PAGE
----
Both Joanne and I injured ourselves from too much knitting and crochet. Daisy Jones of Lazy Daisy Jones is a blogger and crochet addict, who has also suffered from RSI recently. However, her problems are attributed to an independent injury, exacerbated by crochet. I posed a few questions to Daisy.

SS: When did you start experiencing pain? Do you think there was a particular trigger? Do you get pain in one specific area or is it more generalised?

LDJ: I think I had previously banged my arm and bruised my elbow as this is where the pain was most intense. Long sessions of crochet did not help and possibly aggravated the pain.

SS: Are there particular stitches that make the pain worse or alleviate it? If the injury was caused by crochet, are you ok knitting for example?

LDJ: I do not knit! Therefore long hours of granny squares over the course of a week did not help with the pain.

SS: Do you have any mechanisms to cope with the pain or do you just put up with and work through it?

LDJ: When the pain started I took Nurofen lots of it!

SS: If you have had to completely stop crocheting, what did you do to stop yourself going insane?!

LDJ: Luckily I sew; therefore I turned to my faithful old friend ‘Jenny Janome’.

SS: How have you changed your working practices to speed recovery and prevent re-injury?

LDJ: I try to rest after an hour of crochet, do some arm stretches. I have also changed my seating position on the sofa, making sure I have plenty of arm room.

My cure for this injury was a visit to the doctor and a have large injection of cortisone into my elbow.


It is clear to see that improving technique and posture is key to both recovery and preventing RSI in the first place. As is taking regular breaks, stretching and exercising. Alternating activities is also beneficial, with Joanne alternating regularly between knitting and crochet and Daisy turning her hand to sewing.

I think it is vitally important to recognise the signs of RSI early to prevent irreparable injury. But I also think it is important to spread the word that crochet can be ‘dangerous’, that RSI can effect anyone, and that whilst it is great to crochet for hours and hours in front of the TV, you may be harming yourself without realising. The 3 things I tell my new crochet students are:

1. Sit up straight on a proper chair (no lounging on the sofa which I am definitely guilty of)

2. Take regular breaks (a wrist stretch every half hour and a proper break every hour)

3. Use ergonomic crochet hooks*

4. Crochet is incredibly fun, rewarding and addictive so follow the 3 points above and you will have years of crochet ahead of you!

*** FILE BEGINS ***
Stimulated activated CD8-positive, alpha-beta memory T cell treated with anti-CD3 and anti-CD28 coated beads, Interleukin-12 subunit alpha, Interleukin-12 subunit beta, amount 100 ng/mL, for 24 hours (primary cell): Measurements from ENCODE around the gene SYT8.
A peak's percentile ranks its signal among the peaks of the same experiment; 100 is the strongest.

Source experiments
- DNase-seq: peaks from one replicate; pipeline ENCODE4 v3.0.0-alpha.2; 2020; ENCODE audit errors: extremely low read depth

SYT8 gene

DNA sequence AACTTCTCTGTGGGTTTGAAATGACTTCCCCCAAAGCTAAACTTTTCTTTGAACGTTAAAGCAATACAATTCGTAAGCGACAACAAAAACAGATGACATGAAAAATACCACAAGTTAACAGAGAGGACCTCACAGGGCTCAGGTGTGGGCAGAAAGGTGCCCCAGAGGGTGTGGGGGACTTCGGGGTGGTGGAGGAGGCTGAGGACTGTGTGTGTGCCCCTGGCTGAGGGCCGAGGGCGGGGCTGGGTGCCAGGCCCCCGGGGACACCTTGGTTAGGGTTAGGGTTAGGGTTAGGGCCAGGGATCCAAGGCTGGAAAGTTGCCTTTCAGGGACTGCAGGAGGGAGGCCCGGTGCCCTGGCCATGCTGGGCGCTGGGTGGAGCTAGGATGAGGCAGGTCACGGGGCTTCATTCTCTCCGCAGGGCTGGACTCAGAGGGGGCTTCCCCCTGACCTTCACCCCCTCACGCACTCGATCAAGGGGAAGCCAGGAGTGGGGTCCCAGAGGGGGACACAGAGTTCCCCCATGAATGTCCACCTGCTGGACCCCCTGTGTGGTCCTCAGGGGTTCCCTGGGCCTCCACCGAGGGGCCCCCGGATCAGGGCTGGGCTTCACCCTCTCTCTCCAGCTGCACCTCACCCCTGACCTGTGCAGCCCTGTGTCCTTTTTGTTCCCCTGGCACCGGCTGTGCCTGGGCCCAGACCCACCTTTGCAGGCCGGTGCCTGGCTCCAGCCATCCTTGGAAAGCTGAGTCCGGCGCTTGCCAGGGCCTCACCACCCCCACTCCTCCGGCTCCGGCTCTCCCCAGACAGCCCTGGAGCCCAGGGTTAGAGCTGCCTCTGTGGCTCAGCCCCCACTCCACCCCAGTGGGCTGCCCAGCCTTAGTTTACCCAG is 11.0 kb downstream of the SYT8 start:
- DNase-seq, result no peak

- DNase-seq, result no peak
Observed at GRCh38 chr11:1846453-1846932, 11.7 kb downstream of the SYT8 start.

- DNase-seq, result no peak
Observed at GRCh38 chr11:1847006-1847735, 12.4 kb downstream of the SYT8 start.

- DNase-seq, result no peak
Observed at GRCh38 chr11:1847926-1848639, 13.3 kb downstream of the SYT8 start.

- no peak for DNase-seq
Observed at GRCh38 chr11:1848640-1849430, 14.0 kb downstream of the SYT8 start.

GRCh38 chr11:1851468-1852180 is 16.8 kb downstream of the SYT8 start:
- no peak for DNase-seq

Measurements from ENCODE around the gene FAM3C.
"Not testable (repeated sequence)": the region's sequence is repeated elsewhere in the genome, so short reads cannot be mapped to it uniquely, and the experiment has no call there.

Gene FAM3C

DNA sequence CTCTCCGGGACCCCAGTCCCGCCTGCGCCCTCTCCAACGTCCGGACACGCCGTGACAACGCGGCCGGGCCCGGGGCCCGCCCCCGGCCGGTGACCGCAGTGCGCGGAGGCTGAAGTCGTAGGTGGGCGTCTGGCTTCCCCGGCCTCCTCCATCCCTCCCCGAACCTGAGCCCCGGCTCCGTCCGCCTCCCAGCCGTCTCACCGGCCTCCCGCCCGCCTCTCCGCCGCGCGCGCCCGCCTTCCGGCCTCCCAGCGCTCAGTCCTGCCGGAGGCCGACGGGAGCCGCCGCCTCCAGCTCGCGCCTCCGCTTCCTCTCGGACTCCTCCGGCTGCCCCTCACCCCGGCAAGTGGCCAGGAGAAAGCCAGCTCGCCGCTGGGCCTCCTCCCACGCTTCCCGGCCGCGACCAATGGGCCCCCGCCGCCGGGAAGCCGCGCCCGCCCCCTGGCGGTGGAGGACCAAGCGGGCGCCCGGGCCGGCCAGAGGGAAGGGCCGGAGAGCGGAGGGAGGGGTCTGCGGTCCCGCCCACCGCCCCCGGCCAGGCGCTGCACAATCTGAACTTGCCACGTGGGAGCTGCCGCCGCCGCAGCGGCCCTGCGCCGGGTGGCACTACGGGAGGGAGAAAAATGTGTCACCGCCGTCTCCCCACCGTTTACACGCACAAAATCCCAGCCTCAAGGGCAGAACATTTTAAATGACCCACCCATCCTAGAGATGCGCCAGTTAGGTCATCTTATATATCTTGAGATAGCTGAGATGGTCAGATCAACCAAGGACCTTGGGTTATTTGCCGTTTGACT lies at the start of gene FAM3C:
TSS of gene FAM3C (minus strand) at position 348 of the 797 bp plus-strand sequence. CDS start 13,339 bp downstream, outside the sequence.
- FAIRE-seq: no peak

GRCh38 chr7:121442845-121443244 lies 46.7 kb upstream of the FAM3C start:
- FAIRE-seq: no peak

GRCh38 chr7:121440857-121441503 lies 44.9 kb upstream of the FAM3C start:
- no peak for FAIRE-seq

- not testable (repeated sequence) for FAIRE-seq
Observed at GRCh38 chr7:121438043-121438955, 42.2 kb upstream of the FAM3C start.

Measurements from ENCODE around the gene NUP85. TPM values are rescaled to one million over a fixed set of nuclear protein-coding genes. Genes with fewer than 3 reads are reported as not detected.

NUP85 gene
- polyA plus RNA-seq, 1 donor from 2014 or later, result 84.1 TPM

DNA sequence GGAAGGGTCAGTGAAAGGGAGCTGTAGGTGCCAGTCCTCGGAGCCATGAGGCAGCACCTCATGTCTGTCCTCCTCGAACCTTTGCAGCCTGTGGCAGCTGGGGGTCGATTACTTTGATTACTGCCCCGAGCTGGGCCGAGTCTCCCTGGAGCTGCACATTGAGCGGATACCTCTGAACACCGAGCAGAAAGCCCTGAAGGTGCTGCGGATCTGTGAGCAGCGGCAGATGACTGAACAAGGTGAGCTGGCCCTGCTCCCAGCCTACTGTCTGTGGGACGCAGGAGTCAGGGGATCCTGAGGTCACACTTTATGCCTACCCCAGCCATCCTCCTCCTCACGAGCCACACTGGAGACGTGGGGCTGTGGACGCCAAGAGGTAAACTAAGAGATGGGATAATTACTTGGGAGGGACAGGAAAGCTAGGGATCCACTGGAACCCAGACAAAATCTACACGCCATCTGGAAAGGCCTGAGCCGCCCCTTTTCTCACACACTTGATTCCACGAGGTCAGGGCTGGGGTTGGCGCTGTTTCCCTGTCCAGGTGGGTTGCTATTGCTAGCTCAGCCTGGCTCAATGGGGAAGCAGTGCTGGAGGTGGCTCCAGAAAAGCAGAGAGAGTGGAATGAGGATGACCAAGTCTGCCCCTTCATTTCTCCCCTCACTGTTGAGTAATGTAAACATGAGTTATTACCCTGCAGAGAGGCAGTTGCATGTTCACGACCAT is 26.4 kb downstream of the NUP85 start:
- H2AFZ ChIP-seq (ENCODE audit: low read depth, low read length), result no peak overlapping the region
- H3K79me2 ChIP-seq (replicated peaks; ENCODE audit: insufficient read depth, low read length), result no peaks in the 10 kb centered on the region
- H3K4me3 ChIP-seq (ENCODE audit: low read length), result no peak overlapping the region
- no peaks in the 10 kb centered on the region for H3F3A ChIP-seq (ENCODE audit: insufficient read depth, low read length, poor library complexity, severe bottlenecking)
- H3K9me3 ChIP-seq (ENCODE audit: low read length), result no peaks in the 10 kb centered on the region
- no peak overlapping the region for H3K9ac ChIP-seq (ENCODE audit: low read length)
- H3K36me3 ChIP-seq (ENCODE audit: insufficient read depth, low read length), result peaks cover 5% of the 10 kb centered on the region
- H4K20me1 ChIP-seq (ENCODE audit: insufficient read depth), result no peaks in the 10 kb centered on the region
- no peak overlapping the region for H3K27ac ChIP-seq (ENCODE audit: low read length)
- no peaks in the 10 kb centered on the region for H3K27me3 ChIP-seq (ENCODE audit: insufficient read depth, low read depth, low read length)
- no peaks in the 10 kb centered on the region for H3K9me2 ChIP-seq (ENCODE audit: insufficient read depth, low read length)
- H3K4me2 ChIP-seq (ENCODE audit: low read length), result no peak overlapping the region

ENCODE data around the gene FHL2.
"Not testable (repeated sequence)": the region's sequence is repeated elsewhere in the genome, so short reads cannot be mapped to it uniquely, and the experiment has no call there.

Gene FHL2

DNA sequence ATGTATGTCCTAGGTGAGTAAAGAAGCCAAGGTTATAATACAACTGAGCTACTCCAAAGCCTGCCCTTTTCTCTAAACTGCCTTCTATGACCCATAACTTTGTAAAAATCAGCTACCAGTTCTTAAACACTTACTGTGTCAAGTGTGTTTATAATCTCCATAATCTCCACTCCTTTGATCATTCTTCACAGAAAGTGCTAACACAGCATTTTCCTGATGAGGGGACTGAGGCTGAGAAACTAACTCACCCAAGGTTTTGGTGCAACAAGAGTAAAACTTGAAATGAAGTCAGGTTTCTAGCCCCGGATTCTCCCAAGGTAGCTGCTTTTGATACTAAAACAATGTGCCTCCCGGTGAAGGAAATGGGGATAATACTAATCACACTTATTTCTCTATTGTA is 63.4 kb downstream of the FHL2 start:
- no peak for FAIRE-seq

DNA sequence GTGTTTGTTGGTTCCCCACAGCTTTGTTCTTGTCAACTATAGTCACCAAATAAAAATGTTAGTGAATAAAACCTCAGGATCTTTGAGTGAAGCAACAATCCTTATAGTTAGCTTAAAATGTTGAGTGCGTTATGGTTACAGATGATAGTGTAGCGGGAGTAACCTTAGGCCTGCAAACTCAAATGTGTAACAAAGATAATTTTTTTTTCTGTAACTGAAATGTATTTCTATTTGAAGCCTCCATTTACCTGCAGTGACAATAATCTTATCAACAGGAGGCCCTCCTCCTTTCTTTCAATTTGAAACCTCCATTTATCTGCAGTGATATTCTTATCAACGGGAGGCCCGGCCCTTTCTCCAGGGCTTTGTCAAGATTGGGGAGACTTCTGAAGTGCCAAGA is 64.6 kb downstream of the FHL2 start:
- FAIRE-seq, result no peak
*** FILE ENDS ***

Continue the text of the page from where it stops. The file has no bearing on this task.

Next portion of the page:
*A quick note on ergonomic crochet hooks. These hooks are designed to be easy to hold and minimise the strain on your hands and wrists- they ‘work’ with your body. There are many makes out there so try a couple and see how you get on.

                            Joanne’s favourites: KnitPro, Tulip, Clover Amour                     
                            Daisy's favourites: Bamboo handled hooks
                            My favourites: KnitPro, Clover Soft Touch

I would like to say a massive thank you to Joanne and Daisy for contributing to this post. I believe it is a really important subject, but there is also a bit of stigma attached to it, especially if it affects your work. I hope that this post will make others suffering from RSI from their job or favourite hobby feel less alone. It appears to be a much more common condition amongst crocheters than at first glances!

If you have any experiences with RSI from knitting or crochet and would like to share any hints and tips you may have I would love to hear from you,

SS xx

Monday 17 March 2014



For those of you who are Bake-Off addicts you may remember that the contestant had to make a Sachertorte as one of the no-recipe challenges.  This torte is a Viennese speciality (apparently Dec 5th is National Sachertorte Day!).

I've been wanted to make one of these ever since. I bake quite a lot but always the same things....mostly victoria sponges that I whip up in 10 mins off the top of my head. This looked way more involved and a bit of a challenge but achievable nonetheless.

We were celebrating our friend Camille's birthday Friday so took it as the perfect opportunity to give the cake a go. The recipe I used was in the book '100 Cakes and Bakes' by Mary Berry. 

It is a funny old recipe.....no fat, no flour. Instead it uses ground almonds and the amazing power of eggs to retain air when whisked (I still marvel at this!). It also uses a lot of dark chocolate! The oh so shiny icing is a mix of dark chocolate and double cream and the piping is done using melted white chocolate. 

I'll confess, it did burn a tiny bit, although I managed to scrape the worst of it off, plus icing hides a multitude of sins! It was also the first time I have tried to pipe lettering onto a cake and with only a little bit of white chocolate I didn't have enough to practice first- it just had to go straight on to the cake. So here you are.......

Not perfect, a bit rough around the edges but I was pretty pleased with it....